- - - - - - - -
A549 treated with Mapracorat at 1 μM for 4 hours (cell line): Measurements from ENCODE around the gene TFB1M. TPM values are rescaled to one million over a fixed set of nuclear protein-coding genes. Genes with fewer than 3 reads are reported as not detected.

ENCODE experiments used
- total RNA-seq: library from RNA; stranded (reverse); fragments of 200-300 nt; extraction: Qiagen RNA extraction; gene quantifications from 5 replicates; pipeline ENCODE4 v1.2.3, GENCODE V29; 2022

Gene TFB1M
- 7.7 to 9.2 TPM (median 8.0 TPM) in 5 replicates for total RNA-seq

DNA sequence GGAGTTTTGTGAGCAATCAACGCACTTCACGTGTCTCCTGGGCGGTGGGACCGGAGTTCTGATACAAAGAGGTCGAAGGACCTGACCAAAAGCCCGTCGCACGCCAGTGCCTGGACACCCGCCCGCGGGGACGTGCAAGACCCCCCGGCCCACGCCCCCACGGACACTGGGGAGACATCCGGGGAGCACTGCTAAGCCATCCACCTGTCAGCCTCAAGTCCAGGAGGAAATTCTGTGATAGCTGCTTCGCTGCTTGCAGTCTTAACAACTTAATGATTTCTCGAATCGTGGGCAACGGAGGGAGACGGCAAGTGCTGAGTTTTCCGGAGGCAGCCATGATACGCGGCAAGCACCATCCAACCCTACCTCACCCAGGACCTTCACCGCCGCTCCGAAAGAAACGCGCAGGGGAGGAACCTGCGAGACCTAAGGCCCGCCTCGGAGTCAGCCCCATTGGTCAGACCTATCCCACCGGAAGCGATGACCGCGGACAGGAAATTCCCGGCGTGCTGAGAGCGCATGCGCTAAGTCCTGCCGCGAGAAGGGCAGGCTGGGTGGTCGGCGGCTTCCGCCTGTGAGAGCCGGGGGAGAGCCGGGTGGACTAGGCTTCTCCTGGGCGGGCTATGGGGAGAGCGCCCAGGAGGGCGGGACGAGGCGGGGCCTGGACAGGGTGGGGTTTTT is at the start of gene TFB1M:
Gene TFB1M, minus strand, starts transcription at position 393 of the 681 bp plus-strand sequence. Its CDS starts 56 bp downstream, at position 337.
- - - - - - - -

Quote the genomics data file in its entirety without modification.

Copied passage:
A549 treated with Mapracorat at 1 μM for 4 hours (cell line): Measurements from ENCODE around the gene TFB1M. TPM values are rescaled to one million over a fixed set of nuclear protein-coding genes. Genes with fewer than 3 reads are reported as not detected.

ENCODE experiments used
- total RNA-seq: library from RNA; stranded (reverse); fragments of 200-300 nt; extraction: Qiagen RNA extraction; gene quantifications from 5 replicates; pipeline ENCODE4 v1.2.3, GENCODE V29; 2022

Gene TFB1M
- 7.7 to 9.2 TPM (median 8.0 TPM) in 5 replicates for total RNA-seq

DNA sequence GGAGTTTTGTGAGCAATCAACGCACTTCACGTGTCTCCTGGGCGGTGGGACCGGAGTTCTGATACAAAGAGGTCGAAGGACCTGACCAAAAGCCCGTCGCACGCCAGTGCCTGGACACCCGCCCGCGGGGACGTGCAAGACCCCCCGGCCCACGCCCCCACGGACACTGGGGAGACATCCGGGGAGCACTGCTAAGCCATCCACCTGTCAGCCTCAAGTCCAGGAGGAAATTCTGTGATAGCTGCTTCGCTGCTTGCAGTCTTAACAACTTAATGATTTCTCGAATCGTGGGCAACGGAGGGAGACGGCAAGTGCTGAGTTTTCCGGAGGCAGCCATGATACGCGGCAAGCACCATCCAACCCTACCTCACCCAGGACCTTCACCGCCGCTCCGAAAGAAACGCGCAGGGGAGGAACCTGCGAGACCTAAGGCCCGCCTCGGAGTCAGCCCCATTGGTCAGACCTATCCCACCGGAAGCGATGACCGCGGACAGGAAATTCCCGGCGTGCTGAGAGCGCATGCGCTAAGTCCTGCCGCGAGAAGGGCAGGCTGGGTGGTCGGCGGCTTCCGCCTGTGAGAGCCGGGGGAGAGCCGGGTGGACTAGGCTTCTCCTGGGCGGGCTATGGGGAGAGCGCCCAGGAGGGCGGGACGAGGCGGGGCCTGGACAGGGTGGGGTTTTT is at the start of gene TFB1M:
Gene TFB1M, minus strand, starts transcription at position 393 of the 681 bp plus-strand sequence. Its CDS starts 56 bp downstream, at position 337.